Time for SA voters to catch on to what ‘green’ policy means for them.

  7. oldbrew says:

    “Power in South Australia is more akin to what you would expect in a backpackers’ hostel in a third world country.”

    STT reports: ‘SA’s 18 wind farms (with a notional capacity of 1,576MW) were belting out a tad over 1,000MW around 8am, but fell in a flabbergasted heap as the day wore on: plummeting to a piddling 70MW by 7pm (or 4% of notional capacity). So much for ‘wonderful, free’ wind energy routinely ‘powering’ the hundreds of thousands of homes claimed as gospel fact by the wind industry, its parasites and spruikers.’
    – – –
    STT also reports how rapidly falling output causes the price of wholesale electricity to rocket to mad levels.

    Q: What did South Australians use before candles? A: Electricity.
    [from STT]

  8. oldbrew says:

    Date: 12/02/17 Miles Kemp, Sunday Mail (South Australia)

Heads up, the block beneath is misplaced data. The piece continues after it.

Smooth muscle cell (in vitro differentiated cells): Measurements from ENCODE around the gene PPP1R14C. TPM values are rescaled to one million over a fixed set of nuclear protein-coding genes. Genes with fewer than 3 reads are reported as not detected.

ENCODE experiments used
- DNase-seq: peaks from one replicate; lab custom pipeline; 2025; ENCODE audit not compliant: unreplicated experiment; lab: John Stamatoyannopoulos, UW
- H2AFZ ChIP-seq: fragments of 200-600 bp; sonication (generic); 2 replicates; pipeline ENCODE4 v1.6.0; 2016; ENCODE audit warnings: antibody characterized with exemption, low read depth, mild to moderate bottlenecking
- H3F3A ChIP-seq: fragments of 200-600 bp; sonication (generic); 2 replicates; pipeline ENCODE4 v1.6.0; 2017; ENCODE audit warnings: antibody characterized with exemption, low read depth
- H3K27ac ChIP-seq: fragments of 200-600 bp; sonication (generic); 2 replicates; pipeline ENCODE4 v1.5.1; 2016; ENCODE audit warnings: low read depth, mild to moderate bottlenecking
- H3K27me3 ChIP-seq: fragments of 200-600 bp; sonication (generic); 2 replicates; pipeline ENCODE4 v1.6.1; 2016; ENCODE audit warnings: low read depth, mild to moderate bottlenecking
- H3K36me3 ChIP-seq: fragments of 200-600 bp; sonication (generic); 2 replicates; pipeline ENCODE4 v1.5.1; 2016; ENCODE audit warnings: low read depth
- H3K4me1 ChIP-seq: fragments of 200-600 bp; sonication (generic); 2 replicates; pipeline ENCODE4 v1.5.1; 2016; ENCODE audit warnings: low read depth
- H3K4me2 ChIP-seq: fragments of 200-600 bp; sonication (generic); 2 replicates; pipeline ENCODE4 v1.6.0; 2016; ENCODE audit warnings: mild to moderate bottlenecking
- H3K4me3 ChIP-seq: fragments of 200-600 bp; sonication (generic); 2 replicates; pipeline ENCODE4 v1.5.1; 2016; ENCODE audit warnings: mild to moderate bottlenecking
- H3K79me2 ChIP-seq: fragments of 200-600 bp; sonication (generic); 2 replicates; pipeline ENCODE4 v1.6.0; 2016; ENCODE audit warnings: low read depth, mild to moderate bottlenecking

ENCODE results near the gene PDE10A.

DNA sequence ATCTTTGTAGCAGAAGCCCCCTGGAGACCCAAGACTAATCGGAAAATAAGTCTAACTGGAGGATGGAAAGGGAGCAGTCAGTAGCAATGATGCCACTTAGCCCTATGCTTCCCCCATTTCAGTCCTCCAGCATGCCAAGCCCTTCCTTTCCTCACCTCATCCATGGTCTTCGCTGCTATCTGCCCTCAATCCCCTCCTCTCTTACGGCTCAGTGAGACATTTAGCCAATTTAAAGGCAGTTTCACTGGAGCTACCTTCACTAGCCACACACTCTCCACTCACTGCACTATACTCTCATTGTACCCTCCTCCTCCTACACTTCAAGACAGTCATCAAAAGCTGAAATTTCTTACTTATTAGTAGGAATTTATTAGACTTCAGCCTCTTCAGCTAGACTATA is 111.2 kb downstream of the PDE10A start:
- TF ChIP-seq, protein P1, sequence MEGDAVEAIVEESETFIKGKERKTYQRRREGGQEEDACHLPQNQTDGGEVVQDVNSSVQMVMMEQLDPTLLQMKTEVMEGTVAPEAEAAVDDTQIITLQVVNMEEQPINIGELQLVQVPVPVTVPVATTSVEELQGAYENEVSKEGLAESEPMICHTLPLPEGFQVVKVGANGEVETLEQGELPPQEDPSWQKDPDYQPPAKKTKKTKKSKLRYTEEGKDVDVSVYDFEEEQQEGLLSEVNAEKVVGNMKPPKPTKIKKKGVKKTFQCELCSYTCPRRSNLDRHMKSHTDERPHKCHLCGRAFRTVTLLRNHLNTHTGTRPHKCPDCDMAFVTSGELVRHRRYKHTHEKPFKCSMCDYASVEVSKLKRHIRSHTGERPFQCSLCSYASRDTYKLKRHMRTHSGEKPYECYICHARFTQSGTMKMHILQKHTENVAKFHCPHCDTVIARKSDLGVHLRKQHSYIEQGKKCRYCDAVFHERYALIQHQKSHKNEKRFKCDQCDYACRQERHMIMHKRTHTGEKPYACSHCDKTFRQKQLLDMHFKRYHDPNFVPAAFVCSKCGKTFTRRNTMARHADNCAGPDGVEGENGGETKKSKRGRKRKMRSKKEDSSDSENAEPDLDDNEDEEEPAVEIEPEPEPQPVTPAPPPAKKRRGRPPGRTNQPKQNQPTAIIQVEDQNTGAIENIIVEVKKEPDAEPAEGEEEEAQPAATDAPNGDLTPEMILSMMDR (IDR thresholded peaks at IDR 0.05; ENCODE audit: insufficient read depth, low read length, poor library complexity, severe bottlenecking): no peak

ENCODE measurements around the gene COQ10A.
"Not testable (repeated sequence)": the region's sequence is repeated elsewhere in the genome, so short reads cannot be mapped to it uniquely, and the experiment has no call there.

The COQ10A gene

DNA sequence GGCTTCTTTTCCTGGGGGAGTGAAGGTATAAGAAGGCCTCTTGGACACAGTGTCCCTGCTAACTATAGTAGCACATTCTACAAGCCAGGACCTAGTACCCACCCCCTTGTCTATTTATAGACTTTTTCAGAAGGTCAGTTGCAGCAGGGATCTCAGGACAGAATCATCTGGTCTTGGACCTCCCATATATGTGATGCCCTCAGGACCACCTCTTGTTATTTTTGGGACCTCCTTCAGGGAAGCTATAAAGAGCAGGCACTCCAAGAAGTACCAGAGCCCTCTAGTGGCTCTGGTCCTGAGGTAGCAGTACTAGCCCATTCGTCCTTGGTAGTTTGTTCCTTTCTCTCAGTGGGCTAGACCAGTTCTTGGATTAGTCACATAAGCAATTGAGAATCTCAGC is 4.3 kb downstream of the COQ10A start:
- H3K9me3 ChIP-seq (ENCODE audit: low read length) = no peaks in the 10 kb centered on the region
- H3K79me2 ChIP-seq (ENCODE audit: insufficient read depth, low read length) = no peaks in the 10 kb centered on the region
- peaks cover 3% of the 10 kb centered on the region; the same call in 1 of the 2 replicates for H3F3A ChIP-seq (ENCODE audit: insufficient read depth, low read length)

Mr Heard said it was well known that extreme heat conditions in SA were accompanied by very little wind.

    “Our expectation at the time was that this would make it impossible to retire other generators from the market because of the security risk.

    “Instead, the generators were allowed to retire, we took the risk, and we have started paying the price.”

  9. oldbrew says:

    Don’t do that, do this – the heatwave has impacted NSW as well…

    ‘Authorities were preparing to temporarily suspend power to selected areas of NSW state late on Friday to prevent overload just days after 40 000 homes and businesses lost electricity in the state of South Australia.

    NSW Energy Minister Don Harwin asked residents to consider reducing their energy usage after work.

    “Rather than going straight home and turning on the television and cooking, (you might) want to consider going to a movie, going out to a shopping center, keeping the load low, every bit like that helps,” Harwin told journalists in Sydney.’